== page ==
Maybe one of the biggest surprises is your debunking of the myth of the log cabin’s frontier origins. You trace it back to the medieval cottages of Scandinavia. How did you discover this?
Roots of Home required huge amounts of research to tease out the details of early building styles and ground them in the story of our country’s founding. Working backward, we found that the iconic log cabin was adopted by William Penn for his Pennsylvania colonists from the short-lived colony of New Sweden in southern New Jersey and Delaware. There, the first log cabins had been built by settlers from the heavily forested areas of Sweden and Finland, where people had been building log houses for centuries. Each American tradition has built on a previous one, mostly imported from the Old World, and only a few have emerged independently. These connections are what is so intriguing about America’s story of home.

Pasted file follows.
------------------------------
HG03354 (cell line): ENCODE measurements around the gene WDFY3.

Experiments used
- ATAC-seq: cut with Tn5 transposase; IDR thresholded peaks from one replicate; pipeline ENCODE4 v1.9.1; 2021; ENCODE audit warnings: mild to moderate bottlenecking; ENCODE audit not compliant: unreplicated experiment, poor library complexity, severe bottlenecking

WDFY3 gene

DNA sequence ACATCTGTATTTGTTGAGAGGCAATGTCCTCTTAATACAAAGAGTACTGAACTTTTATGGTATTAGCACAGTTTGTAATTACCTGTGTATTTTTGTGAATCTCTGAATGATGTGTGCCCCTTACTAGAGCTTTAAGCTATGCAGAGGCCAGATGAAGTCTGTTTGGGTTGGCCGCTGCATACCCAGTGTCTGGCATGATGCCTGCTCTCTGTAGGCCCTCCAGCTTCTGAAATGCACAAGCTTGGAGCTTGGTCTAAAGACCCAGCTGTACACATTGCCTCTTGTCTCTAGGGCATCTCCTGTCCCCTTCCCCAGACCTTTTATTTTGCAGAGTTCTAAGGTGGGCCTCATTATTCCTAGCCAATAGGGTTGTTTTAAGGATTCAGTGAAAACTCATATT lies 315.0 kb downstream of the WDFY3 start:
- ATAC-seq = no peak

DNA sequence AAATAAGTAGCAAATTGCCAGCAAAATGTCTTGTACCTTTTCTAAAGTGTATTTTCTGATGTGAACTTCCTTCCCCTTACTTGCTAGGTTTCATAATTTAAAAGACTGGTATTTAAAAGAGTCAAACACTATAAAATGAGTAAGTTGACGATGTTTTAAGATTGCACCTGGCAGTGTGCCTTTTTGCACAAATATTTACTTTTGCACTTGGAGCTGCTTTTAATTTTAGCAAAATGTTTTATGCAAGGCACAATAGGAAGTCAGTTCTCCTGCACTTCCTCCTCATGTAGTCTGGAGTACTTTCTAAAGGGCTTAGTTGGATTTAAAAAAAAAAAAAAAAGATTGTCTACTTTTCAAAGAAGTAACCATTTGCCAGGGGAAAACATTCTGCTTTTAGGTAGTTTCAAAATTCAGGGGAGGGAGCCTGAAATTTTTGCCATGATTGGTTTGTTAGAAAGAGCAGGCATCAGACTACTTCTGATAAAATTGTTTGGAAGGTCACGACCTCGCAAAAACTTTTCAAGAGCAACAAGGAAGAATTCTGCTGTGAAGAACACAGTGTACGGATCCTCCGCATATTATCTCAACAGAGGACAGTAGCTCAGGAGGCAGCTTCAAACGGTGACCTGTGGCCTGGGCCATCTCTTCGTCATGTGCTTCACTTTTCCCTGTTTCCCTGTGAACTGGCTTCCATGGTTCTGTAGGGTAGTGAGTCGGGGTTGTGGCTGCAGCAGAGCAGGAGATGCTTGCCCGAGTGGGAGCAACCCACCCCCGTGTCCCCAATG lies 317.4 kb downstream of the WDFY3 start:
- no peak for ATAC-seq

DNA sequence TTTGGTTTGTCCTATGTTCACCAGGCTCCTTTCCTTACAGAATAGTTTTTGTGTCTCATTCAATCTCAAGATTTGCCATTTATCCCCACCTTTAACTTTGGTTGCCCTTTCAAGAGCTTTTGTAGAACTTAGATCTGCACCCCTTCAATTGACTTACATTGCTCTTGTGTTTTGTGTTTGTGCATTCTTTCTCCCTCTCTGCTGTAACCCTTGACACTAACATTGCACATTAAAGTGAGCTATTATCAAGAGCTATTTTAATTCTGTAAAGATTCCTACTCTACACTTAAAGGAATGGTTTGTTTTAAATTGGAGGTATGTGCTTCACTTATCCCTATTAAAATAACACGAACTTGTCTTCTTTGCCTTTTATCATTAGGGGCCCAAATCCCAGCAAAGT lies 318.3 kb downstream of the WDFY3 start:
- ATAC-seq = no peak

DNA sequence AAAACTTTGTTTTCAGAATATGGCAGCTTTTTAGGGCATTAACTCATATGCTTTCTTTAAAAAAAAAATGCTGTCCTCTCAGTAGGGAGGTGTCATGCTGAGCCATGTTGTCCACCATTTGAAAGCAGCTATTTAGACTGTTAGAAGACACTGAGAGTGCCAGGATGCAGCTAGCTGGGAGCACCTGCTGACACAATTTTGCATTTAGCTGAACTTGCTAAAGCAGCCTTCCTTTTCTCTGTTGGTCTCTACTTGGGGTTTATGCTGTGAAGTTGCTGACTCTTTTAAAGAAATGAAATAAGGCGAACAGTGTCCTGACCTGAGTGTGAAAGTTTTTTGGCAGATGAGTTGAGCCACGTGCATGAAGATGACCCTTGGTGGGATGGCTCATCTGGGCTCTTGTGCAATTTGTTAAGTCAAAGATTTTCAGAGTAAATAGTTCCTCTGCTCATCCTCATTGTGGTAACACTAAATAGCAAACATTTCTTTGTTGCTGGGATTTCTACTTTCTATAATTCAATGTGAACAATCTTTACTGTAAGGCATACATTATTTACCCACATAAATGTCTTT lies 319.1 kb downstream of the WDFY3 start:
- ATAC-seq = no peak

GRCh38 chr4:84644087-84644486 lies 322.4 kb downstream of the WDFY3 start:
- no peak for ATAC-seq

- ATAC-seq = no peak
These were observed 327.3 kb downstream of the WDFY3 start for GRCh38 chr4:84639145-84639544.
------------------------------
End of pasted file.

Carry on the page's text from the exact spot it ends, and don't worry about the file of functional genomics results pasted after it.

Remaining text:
“This is an important book. When the great challenge in modern life is the creation of the sense of identity of place, Roots of Home opens a door to the architectural history that has made different parts of the United States unique. An antidote to the spread of bland, anonymous places, this will allow the reader to anchor a place into its cultural background, illustrating not only the origins of the local architecture but how it has developed to suit its unique climatic and functional condition. The book is history but much more than history. It’s is notable for not only revealing the origins of the particularity of each place but in giving examples of how to carry that character into the modern world. Everyone who cares about the identity of place should have a copy.” — Robert Adam, Principal, Robert Adam Architects; Founder, International Network for Traditional Building, Architecture & Urbanism